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I Am A Real Gentleman. That’s Why I Am A Winner In Love.

I Am A Real Gentleman. That’s Why I Am A Winner In Love.

Today a gentleman is endangered species. And we men know that too. There are lots of distractions in this world that blocks our way to inherit a character of a gentleman.

Even as the time passes by, the word “man” has no same meaning as before. If we define it by the archaic method, a man means to “fortify the spirits or courage of.”

These days’ people even confuse the meaning of a gentleman. Opening the car for you lady won’t make you a gentleman, but your overall behavior will.

Today we will remind ourselves of the nine traits of a legit gentleman.

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1. Chivalrous

Being chivalrous is being gallant. Paying special attention to women and being polite with them is one of the first traits of a gentleman. Not opening the car and being a jackass after, not opening the door and letting her down after, but a man who gives special attention that every women seeks.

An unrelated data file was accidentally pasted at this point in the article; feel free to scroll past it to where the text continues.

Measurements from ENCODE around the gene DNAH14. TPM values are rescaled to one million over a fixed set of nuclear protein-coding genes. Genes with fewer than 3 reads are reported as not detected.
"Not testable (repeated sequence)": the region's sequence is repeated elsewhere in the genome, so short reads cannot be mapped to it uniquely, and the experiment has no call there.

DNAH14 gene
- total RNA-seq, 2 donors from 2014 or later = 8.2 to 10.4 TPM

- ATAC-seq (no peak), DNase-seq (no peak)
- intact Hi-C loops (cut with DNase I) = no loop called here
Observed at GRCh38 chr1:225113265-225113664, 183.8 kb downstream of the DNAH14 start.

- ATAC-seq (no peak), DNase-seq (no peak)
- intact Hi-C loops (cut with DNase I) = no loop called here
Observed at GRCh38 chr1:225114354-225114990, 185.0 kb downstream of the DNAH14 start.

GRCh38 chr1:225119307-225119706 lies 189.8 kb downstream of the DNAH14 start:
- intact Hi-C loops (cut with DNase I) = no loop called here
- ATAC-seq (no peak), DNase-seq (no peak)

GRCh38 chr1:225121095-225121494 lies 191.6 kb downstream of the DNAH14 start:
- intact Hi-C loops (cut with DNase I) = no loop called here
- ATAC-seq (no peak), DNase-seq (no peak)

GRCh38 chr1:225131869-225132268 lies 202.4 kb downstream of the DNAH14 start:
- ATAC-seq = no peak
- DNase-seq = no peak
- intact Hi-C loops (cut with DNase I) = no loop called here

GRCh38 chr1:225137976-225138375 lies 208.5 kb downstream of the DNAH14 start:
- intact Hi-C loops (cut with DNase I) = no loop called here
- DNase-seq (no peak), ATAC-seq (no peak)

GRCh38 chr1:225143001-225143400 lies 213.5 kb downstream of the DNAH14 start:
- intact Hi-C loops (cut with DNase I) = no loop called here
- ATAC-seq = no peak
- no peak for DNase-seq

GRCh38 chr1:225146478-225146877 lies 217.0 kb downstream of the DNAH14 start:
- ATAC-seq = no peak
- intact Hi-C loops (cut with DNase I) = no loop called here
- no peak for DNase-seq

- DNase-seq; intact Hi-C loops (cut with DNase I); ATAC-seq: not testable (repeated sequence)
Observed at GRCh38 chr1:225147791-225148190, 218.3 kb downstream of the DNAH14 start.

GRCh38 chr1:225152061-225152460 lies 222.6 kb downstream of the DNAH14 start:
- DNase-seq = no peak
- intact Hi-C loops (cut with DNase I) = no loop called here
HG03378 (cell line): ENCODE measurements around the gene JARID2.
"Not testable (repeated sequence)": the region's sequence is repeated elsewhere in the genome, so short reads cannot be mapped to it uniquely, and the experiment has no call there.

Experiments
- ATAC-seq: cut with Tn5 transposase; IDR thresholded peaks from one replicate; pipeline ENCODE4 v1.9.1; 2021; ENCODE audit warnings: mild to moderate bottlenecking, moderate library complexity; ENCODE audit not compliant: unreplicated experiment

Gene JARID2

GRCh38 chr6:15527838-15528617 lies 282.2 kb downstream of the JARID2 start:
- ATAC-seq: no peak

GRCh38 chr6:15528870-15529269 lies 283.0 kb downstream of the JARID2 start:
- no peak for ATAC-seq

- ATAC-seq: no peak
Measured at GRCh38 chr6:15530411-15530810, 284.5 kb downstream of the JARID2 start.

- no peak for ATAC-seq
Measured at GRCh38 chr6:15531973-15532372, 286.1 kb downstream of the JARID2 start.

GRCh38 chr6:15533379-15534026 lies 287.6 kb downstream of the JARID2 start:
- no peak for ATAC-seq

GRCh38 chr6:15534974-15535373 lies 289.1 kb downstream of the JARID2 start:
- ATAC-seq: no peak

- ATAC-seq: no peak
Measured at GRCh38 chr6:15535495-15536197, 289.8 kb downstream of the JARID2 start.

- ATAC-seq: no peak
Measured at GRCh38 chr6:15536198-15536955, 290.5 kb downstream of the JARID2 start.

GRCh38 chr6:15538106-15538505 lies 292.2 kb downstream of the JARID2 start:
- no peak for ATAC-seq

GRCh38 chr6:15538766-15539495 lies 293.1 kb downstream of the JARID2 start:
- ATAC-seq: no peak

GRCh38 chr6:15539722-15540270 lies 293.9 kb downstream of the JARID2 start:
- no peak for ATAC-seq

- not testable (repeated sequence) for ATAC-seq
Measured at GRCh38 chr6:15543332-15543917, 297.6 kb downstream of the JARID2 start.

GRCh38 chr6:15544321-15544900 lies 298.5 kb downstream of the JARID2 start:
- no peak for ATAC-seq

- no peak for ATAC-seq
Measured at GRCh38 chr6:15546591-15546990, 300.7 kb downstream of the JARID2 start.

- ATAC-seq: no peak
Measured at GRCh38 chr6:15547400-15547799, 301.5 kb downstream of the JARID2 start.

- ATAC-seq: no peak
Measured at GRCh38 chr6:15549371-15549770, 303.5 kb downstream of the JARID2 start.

2. Courteous

Being polite and respectful in a considerate manner is to be courteous. I’ve seen men dressed in tuxedos, having a beautiful haircut, great shoes and yet they answer the phone when their women is in the middle of her story. That’s disrespectful and definitely not polite.

To be courteous we have to behave all of our lives in a considerate manner.

3. Honorable man

An honorable man will never hurt his woman. He is warm, respectful, and he will always make time for his lady. And the most important is that he doesn’t play games. Games are for high school relationships. It’s really bad that most of the time both men and women are stuck in the games cycle. They think that relationships couldn’t last if there were no games. That type of behavior is not the one of a lady and definitely not of a gentleman.